10 more payments of 1000 at the end of each

year. - These payments may be viewed as 15 payments of

1000 plus 5 payments of 1000 at the end of

each half-year starting the end of this

half-year. - So the present value of these future payments

are - To the nearest dollar.

Example 5.1 Retrospective method

- The original loan amount is the present value of

20 payments of 1000 plus 10 payments of

1000 at the end of each half-year starting the

end of this half-year. So it is - Retrospectively, the outstanding balance is
- to the nearest dollar.
- Thus the prospective and retrospective methods

produce the same answer.

Example 5.2

- A loan is being repaid by 20 payments of 1000

each. At the time of the 5-th payment, the

borrower wishes to pay an extra 2000 and then

repay the balance over 12 years with a revised

annual payment. If the effective rate of interest

is 9, find the amount of this revised annual

payment.

Example 5.2

- The balance after five years, prospectively is
- If the borrow makes an additional payment of

2000, then the loan balance becomes 6060.70. - So to repay this balance by 12 more payments, the

equation of value is - Solving for X, we get

Example 5.3

- A 20,000 mortgage is being repaid with 20

annual installments at the end of each year. The

borrower makes five payments and then is

temporarily unable to make payments for the next

two years. Find an expression for the revised

payment to start at the end of the 8th year if

the loan is still to be repaid at the end of the

original 20 years.

Example 5.3

- Solution

Amortization Methods

- If a loan is repaid by the amortization method,

each payment consists of interest and principal. - Determining the amount of interest and principal

is important for both the lender and the

borrower. - For example, interest and principal are generally

treated differently for income tax purposes.

Amortization Schedules

- An amortization schedule is a table which shows

the division of each payment into principal and

interest, - Together with the outstanding balance after each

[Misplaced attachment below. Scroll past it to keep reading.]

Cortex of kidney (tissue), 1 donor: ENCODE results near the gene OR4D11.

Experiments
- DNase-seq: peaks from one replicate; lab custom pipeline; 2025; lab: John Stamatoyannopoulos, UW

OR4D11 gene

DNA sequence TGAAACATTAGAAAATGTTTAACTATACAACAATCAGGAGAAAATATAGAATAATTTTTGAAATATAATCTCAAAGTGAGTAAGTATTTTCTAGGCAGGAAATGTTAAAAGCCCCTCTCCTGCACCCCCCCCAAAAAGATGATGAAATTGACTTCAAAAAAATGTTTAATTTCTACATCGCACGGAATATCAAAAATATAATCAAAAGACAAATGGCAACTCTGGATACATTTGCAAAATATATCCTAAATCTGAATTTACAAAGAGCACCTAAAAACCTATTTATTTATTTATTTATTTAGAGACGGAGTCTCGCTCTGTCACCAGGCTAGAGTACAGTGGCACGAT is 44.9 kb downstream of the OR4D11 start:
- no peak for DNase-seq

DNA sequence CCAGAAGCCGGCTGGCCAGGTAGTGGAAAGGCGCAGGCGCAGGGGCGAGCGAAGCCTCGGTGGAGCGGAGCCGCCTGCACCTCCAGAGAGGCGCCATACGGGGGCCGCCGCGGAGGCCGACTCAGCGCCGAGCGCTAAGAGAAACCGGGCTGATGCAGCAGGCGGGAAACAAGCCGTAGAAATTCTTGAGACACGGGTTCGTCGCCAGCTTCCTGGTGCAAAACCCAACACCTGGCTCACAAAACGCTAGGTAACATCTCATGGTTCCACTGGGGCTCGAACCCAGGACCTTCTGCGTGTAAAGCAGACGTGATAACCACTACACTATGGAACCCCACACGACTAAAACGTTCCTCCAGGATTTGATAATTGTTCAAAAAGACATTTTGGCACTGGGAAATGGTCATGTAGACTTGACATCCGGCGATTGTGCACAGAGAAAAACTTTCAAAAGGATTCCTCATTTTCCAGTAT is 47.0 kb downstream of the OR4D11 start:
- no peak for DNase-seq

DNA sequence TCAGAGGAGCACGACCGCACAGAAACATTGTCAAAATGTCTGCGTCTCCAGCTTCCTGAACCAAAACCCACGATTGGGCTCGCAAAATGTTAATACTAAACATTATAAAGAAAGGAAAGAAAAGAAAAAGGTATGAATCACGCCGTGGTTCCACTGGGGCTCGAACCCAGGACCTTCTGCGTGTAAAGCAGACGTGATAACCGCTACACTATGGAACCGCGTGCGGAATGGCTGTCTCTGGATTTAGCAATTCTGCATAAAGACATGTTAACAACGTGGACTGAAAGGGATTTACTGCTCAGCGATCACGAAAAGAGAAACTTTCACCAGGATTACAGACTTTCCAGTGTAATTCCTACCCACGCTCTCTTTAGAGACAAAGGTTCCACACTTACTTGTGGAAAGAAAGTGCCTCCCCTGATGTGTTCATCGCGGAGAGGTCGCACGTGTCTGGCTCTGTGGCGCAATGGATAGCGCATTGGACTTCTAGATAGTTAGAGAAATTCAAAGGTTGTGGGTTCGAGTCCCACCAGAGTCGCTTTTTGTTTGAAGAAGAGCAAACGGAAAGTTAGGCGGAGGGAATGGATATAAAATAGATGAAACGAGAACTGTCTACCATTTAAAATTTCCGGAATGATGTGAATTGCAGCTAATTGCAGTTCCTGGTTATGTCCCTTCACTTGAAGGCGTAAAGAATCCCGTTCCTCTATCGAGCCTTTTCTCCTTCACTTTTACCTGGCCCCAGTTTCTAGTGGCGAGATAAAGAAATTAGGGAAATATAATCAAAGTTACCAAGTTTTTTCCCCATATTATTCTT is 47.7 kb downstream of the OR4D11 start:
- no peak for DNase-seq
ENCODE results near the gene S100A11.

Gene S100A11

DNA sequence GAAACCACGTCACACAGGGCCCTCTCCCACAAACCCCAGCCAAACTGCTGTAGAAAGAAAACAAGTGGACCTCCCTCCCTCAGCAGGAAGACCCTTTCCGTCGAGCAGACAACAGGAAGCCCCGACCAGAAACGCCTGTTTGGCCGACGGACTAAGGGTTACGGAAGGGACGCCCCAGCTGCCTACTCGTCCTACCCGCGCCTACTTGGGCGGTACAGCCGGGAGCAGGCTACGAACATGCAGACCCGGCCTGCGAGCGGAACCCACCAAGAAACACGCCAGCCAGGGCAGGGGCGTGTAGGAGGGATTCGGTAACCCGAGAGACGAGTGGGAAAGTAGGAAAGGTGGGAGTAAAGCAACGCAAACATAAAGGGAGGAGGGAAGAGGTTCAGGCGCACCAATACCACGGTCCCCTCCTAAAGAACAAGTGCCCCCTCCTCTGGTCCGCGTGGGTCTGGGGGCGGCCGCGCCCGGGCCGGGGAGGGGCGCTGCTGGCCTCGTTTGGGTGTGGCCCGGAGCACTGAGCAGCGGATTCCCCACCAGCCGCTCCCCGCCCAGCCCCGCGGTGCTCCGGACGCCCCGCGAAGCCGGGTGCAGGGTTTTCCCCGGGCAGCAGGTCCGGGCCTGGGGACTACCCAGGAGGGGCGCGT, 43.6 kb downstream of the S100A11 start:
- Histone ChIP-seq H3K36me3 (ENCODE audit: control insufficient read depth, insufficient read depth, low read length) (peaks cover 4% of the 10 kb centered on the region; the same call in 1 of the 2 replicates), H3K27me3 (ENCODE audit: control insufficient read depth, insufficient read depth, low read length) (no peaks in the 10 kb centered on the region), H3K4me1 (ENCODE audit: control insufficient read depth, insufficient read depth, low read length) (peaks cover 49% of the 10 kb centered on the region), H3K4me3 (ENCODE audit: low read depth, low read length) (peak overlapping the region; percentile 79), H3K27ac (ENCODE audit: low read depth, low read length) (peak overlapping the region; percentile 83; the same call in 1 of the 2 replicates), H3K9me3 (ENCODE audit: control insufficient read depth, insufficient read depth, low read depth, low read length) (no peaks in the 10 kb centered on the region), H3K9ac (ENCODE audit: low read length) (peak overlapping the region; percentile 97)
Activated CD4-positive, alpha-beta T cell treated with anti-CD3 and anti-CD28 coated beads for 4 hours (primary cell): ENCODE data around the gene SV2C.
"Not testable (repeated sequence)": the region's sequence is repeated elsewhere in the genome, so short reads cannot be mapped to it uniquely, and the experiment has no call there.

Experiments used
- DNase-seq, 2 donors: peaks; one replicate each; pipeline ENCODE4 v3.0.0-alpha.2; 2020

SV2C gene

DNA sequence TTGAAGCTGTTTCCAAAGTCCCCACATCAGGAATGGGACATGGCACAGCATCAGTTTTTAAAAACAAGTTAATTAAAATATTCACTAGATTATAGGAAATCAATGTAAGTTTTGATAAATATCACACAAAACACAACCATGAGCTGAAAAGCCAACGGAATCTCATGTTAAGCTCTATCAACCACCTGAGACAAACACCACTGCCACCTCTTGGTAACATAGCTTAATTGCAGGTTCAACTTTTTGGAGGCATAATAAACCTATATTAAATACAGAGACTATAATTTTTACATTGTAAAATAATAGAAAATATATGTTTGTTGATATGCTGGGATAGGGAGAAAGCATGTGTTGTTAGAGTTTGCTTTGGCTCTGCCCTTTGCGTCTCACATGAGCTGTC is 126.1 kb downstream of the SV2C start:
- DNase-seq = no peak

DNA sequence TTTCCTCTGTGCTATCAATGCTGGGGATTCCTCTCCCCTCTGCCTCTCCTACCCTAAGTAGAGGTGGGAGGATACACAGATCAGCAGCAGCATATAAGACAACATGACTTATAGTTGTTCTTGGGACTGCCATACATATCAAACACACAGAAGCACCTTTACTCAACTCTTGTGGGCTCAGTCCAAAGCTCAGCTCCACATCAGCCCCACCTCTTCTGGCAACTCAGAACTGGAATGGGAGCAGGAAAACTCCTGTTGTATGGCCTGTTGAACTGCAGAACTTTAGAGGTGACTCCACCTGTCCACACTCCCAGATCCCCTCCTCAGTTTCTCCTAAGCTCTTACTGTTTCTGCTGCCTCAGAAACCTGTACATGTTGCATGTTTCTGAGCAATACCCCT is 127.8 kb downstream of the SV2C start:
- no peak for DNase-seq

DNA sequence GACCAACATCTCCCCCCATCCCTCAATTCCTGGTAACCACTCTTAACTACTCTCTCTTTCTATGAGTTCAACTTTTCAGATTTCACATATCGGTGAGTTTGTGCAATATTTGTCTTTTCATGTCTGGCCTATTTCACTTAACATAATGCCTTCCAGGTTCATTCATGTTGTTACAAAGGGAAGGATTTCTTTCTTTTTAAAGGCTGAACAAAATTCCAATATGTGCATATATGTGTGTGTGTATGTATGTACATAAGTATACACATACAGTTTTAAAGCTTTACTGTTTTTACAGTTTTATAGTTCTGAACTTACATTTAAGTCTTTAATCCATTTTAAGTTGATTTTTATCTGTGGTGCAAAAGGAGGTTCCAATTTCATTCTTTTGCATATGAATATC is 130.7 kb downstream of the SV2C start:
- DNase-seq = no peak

payment. - Suppose a loan requires repayment by n payments

of 1 at the end of year. Then the initial loan

is - Let It and Pt be the amount of interest and

principal included in the t-th payment.

An Amortization Schedule

Remarks (1)

- The total of all interest payments is represented

by the total of all amortization payments less

the original loan - The total of all the principal payments must

equal to the original loan

Remarks (2)

- Note that the outstanding loan at t n is

equal to 0. - The whole point of amortizing is to reducing the

loan to 0 within n years. - Principal repayments increase by a factor of (1

i) in each period. This is because in each

period, the outstanding balance is decreasing,

and as a result the interest charged is also

decreasing. So more principal is paid in each

subsequent payment.

Remarks (3)

- If the installment payment at the end of each

period is R, then we have the relationship - which represents the recursion method.
- the outstanding loan balance at the end of

tth period - the amount of interest paid in the tth

installment - the amount of principal repaid in the same

installment

Example 5.4

- Ron is repaying a loan with payments of 1 at the

end of each year for n years. The amount of

interest paid in period t plus the amount of

principal repaid in period t 1 equals X. - Calculate X.
- Solution

Example 5.5

- A 1000 loan is being repaid by payments of 100

at the end of each quarter for as long as

necessary, plus a smaller final payment. If the

nominal rate of interest convertible quarterly is